1. Are You Ready?
2. What If
3. Beautiful
4. Say I
5. Wrong Way Album
6. Faceless Man
7. Never Die
8. With Arms Wide Open
9. Higher
10. Wash Away Those Tears
11. Inside Us All

*****BONUS TRACK*****

12. With Arms Wide Open (String Version)

OASIS-Definitely Maybe (1994)


'I need an oasis'. It somehow felt appropriate to begin this review with the words sung on a favorite song of mine by soul legend Roberta Flack: "Oasis". While I was in need of some cooling, refreshing air on another hot, humid afternoon in my part of the world, my ears were also aching for some refreshing new tunes. I decided to stay with the rock kick, but made the switch from my familiar 'hair bands' back to the alternative side of things when I finally got acquainted with this British crew and their debut album. I had been aware of OASIS for seemingly ages, having frequently come across their name tagged to CD's on retail store shelves and being rather curious about their music. Well I definitely satisfied that curiosity here on "Definitely Maybe", and I just may have gotten back into the alternative rock spirit after my near hour-long adventure with it. Nothing like a fast-tempo jam to get the rock juices flowing, which is exactly that the opener, "Rock 'n' Roll Star", did for me. I like the delivery and the personality put into one of my favorites: "Live Forever". In a more mellowed-out approach than many of the other power-pop jams, there's something uplifting about the story of the songwriter's confidence in how he plans to be n existence for all eternity. Familiarity met me on "Supersonic", because 'm almost positive I've heard this song before; something about what the lead singer says about the 'gin and tonic'..... "Digsy's Diner": I was drawn to the sound of this one, particularly the bouncy rhythm and the slick keyboard instrumental put on display midway through, while I was drawn to the loud guitars and the repetitive delivery of the title lyrics in the closing movements on "Slide Away". A definite highlight is the concluding acoustic guitar cut, "Married With Children". And yes, I did immediately think about the classic Al Bundy sitcom before I even started listening. Turns out that the song's theme isn't too far off from the whole being-married-and-having-situational-problems thing, as the lead guy's low-key angst reveals he's fed up with the girl and sends her his farewell wishes:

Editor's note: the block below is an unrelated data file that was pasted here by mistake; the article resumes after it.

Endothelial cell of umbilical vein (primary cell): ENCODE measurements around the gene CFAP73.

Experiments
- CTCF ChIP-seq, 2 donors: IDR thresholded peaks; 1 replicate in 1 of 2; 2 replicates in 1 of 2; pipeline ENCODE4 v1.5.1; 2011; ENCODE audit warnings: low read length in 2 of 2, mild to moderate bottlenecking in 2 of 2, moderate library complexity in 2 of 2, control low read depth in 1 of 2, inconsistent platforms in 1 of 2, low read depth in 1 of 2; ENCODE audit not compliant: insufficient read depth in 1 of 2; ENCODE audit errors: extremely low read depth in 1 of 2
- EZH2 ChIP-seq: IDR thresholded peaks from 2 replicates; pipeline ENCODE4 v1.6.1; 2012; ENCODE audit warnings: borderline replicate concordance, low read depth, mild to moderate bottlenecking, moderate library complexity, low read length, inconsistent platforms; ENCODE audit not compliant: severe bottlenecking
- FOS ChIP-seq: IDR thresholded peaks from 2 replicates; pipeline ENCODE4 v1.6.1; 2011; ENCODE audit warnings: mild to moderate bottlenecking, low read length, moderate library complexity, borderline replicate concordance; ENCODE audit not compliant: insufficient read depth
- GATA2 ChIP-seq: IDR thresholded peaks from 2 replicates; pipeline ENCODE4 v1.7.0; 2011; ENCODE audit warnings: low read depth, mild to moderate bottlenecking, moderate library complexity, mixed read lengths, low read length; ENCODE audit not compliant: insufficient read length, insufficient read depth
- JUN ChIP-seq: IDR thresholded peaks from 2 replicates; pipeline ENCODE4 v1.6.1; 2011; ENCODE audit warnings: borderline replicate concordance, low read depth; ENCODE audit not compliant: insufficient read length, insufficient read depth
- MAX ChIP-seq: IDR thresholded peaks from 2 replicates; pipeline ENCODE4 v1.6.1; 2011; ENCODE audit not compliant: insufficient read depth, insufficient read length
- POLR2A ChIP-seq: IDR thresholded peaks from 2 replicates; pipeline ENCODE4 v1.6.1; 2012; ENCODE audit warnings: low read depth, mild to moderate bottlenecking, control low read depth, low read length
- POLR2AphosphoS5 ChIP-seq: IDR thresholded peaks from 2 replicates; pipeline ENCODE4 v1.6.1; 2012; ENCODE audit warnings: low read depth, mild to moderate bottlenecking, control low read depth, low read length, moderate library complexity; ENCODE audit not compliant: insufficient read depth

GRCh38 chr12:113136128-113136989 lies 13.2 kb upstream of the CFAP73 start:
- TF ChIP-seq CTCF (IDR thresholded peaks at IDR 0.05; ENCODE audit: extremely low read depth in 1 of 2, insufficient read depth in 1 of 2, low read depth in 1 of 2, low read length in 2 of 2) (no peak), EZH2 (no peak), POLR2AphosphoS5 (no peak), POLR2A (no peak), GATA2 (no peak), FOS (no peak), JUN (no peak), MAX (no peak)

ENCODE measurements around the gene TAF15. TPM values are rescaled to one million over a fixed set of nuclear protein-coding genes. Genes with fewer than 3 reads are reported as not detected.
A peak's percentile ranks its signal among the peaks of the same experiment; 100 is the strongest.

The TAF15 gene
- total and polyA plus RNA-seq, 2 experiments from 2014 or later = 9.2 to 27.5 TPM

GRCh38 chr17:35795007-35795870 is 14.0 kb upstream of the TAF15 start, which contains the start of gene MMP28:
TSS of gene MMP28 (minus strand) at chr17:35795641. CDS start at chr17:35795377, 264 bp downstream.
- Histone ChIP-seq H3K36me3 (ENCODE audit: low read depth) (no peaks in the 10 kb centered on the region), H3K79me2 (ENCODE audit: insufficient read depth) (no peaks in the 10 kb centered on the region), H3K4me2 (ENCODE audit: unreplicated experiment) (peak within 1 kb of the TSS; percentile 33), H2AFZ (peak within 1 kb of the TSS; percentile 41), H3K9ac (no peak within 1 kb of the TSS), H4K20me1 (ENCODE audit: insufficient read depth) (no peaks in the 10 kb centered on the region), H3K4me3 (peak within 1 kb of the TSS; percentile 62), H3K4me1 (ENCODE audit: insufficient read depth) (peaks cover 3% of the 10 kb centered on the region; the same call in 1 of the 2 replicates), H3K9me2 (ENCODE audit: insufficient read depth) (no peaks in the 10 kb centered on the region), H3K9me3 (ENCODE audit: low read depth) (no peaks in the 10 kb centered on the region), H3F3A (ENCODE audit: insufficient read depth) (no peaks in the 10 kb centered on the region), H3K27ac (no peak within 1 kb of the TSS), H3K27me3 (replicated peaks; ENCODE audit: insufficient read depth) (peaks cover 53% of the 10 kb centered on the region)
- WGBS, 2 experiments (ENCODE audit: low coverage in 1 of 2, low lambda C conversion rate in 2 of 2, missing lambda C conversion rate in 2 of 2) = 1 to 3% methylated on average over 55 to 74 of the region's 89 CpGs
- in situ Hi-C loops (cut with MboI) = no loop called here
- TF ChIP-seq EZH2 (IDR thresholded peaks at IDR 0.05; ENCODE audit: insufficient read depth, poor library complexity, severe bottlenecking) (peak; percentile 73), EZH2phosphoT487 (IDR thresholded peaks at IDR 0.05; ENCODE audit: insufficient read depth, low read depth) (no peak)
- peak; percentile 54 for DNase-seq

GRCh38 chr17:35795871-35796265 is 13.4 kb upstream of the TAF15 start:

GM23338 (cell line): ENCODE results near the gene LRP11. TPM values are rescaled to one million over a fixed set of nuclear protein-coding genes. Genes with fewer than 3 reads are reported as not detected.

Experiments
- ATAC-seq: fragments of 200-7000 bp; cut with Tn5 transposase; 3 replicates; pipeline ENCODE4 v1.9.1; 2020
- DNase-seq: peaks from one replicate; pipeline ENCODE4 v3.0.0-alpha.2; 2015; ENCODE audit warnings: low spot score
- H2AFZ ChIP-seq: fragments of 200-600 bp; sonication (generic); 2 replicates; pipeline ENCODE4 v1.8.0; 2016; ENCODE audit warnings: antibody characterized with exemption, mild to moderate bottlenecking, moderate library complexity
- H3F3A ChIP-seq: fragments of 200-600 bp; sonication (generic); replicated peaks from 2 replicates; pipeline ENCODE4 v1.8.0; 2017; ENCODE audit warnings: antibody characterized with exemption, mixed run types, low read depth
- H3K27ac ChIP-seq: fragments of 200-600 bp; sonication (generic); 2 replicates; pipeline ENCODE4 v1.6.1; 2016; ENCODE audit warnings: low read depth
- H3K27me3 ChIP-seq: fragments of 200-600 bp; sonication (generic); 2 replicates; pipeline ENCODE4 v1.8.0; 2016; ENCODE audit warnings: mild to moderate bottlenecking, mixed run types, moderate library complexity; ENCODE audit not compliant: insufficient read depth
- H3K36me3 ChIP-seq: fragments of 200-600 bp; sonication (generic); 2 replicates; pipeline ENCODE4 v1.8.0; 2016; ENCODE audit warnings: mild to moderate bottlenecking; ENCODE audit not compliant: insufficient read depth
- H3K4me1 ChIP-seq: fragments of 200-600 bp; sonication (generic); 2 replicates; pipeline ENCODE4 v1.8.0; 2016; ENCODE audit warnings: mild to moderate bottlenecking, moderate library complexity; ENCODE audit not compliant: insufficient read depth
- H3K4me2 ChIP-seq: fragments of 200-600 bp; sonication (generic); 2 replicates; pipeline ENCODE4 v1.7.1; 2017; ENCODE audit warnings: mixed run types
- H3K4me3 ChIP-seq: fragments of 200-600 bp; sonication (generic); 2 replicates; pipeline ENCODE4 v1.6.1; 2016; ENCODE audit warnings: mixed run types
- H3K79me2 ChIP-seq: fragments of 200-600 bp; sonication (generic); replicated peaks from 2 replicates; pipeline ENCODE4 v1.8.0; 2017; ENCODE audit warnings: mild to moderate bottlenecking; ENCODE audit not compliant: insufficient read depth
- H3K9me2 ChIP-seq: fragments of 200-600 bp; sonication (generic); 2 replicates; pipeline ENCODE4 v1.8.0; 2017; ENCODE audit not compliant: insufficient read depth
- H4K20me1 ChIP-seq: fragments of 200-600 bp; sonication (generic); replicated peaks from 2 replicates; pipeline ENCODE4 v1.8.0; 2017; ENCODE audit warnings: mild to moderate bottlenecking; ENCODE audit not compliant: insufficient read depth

1. Rock 'n' Roll Star
2. Shakemaker
3. Live Forever
4. Up In The Sky
5. Columbia
6. Supersonic
7. Bring It On Down
8. Cigarettes & Addicted
9. Digsy's Diner
10. Slide Away
11. Married With Children